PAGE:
42. Aside from the few obviously offensive things, most of the individual statements seem pretty innocuous. However, taken as a whole and seen as the life plan it is presented as; it reads, in short, “I want to orient my entire existence around my husband.” And that is highly problematic.

  43. Madhousewife, starfoxy,

    The document is pretty short. So saying there’s nothing wrong with it except x, y and z is essentially to acknowledge that yes, there’s something wrong with it.

  44. Thomas Parkin says:

    I see in the document someone who wants to acceptable and loved, which is what almost everyone wants. I say ‘almost’ because my ex-wife certainly didn’t care, and never lifted a finger to help me emotionally or practically in the last three years of our marriage. It may be worth noting that she was also unsure that s/he wanted to be a woman, at all, in a rather literal way.

    I also note that men are commended in sacrificing themselves for their family, as well. We are to follow the example of the Savior, who sacrificed Himself for His friends.

    I certainly have no desire to be in a relationship where my partner orients her life _entirely_ around me. I have even less desire to be in a relationship where my partner actually aspires to know less than I do. On the other hand, it sure is nice to have someone willingly doing things, making sacrifices, and such, for me. In fact, it feels like love. ~

  45. It’s a real document. I remember hearing it hearing it when I was young.
    I PRETENDED to be a feminist back in the 1970s, but it was mostly a mask for my own insecurities. My real feminism didn’t blossom until I left an abusive marriage. There was an actual moment when I stood up and said, to an insulting accusation, “I am not that.” I continue to stand up for myself and others in various arenas, sometimes quietly, and sometimes with power. Proud that my daughters are feminists, too.

  46. Everyone,

    I doubt that anyone would reject each and every quality extolled in this document if we removed them from the document and put them in a list. Obviously, there’s nothing wrong with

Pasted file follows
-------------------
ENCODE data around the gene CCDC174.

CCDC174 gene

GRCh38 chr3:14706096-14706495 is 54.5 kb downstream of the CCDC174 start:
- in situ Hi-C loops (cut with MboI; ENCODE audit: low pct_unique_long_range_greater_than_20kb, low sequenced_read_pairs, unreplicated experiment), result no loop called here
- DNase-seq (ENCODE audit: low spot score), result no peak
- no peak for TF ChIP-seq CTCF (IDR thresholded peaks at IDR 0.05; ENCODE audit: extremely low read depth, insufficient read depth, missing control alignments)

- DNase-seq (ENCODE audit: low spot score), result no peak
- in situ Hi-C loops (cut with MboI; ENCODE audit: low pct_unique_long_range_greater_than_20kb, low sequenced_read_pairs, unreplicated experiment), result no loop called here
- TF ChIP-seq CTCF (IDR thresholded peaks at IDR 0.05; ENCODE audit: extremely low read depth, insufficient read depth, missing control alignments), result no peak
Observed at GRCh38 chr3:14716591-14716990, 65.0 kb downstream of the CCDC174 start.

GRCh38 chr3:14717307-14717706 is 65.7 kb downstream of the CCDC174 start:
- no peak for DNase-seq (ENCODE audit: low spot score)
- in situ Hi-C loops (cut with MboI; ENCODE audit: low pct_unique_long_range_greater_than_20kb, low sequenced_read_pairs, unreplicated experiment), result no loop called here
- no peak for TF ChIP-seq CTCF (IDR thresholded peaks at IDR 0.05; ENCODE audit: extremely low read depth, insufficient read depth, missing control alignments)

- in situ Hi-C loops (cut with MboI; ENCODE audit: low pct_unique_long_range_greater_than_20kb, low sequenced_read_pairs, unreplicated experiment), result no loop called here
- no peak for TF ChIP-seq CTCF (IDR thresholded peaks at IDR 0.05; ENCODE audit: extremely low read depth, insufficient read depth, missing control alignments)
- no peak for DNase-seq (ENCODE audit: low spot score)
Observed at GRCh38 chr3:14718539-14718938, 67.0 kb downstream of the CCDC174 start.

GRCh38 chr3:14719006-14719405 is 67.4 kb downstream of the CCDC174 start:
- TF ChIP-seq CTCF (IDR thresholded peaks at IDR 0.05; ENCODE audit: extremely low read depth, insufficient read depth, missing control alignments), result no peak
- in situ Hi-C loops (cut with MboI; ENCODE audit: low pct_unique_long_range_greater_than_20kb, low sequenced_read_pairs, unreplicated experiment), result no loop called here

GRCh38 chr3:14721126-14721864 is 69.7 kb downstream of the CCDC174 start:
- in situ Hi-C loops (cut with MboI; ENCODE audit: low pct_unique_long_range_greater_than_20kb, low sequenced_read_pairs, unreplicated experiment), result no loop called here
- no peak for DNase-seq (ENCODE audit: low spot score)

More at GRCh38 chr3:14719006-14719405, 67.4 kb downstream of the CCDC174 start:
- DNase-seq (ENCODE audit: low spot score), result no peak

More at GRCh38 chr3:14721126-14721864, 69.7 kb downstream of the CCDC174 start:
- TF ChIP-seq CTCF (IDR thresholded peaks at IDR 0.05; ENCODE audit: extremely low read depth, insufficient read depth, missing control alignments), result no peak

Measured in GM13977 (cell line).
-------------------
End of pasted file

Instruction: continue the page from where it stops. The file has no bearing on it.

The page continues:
being “affectionate”, “strong”, “responsive”, “attractive”, etc. But you put everything together in this particular package, and the sum of the parts is revolting. For reasons others have already articulated.

  47. Scott #30,

    Unfortunately that quasi definition doesn’t really help because it is as nebulous as the term in question. What qualifies as “all well in Zion” on this subject and why? (Those are rhetorical questions since I think the answers require diving headfirst into thus far unanswered metaphysical and theological questions.)

  48. #35 Cynthia. In particular, I meant the statement that men are stupid (comment 26) and since then, nobody really calling that statement out or questioning it. A similar negative comment about women as a group would be, rightly, unacceptable and denounced.

  49. Thomas Parkin says:

    #46

    Ah, but you did post the whole document and not only the most offensive bits. I don’t see much reason to be totally offended by something that isn’t totally offensive. Some of the document is blinkered, sure. And I appreciate the feminist awakening. (I don’t know if I had one … as far as I can remember, I always thought the way women were spoken about in the church was condescending and unreal. Maybe there were some key moments in coming to that, but I don’t remember them.)

    And I suppose I’m a feminist based on most definitions. I wouldn’t mind being called a feminist – though it isn’t, like most names, something I aspire to. The thing for me: I really like women. I like them better than I like men, generally. Speaking very broadly, I appreciate the emotional content of their lives better than that of men. I can’t imagine not wanting them to have lives that are every inch as interesting and fulfilling as a life I’d wish for myself. I’d want that for men, too, of course – just not as much. Possibly in this last there is some vestige of a patronizing feeling, but I’d have to explore myself further to confirm that.